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Monday, October 8 • 3:50pm - 4:10pm
Symposium 6, Talk 4. "Mirorr Mirorr on the wall, who’s the most ‘at risk’ of all?"

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Johanna Wigman1, Sanne Booij1; 1Interdisciplinary Center Psychopathology and Emotion regulation (ICPE), Department of Psychiatry, University Medical Centre Groningen (UMCG), Groningen, The Netherlands
 Background: Course and outcome of early psychotic symptoms are difficult to predict, hampering timely intervention. Research relies heavily on diagnostic categories, group-level comparisons and assessment of static symptom levels. However, symptoms may wax, wane, change individually or cross diagnostic borders. Adding a more personalized as well as a more transdiagnostic dimension to the model may provide a valuable step forwards.  Methods: The new Mirorr study investigates this. Mirorr follows N=100 individuals (age 18-35), divided over four subgroups with increasing psychopathological severity (i.e. subsequent clinical stages). Mirorr is a diary study, assessing a broad range of transdiagnostic symptoms for 90 consecutive days that are then mapped into individual networks of interacting symptoms.  Comparison of these networks across different stages as well as within-person comparison of symptom networks over time are investigated. Network characteristics will be used to predict clinical and functional outcome after one, two and three years. Mirorr is currently running and results of the study so far will be presented.  Results: Preliminary results indicate differences in symptom networks between subgroups. Characteristics of these symptom networks of individuals in different clinical stages will be presented, and associations with psychopathology and functioning. Of particular interest are structure (e.g. density) of the symptom networks, differences therein and the specific role of psychotic experiences.  Discussion: Research and clinical practice may benefit from a more personalized, dynamic, transdiagnostic perspective. Mirorr exemplifies how this may help to capture the complex nature of psychopathology and its development.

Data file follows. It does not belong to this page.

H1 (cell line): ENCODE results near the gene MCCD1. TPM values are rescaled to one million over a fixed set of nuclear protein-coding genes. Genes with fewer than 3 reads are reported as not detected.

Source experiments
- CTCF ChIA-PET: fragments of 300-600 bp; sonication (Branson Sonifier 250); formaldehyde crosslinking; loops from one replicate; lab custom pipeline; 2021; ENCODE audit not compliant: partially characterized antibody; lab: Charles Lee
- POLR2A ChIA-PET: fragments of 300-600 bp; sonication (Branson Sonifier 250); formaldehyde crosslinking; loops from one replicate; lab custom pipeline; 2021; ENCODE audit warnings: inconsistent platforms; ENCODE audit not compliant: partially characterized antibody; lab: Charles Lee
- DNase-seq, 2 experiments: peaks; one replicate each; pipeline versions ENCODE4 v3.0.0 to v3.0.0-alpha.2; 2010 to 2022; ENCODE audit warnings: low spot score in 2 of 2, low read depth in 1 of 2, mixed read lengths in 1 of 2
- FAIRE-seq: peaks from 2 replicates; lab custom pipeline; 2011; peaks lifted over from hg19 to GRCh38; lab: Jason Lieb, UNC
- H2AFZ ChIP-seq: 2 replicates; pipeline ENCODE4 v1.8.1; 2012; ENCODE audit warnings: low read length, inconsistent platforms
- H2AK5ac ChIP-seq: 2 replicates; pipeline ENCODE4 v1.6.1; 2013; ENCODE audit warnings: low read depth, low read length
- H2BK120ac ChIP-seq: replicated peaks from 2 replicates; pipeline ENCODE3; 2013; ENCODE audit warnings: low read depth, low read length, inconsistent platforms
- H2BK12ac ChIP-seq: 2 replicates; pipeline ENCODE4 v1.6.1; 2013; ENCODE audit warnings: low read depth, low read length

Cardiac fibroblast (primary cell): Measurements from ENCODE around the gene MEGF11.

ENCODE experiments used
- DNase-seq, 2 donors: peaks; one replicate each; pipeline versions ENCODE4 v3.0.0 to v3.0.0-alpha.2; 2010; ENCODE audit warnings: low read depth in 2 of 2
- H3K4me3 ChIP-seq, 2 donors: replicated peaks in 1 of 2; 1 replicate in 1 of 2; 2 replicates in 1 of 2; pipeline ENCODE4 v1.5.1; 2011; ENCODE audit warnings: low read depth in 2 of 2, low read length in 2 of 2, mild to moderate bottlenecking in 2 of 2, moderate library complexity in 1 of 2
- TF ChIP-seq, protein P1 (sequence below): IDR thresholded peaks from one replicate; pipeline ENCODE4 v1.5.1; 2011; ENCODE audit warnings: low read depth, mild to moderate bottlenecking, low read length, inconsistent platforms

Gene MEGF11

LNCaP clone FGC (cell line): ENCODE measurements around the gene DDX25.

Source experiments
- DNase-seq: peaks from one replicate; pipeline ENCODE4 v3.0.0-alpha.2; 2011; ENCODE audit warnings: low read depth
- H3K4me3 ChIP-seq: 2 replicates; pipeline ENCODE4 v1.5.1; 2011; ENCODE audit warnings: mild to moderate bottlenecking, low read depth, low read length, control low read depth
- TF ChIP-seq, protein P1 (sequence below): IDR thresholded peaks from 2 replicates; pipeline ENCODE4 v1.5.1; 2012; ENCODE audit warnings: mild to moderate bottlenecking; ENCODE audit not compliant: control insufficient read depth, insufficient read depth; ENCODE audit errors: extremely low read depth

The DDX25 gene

Johanna Wigman

University Medical Centre Groningen (UMCG)

Monday October 8, 2018 3:50pm - 4:10pm EDT
American Ballroom-Center Westin Copley Place, fourth floor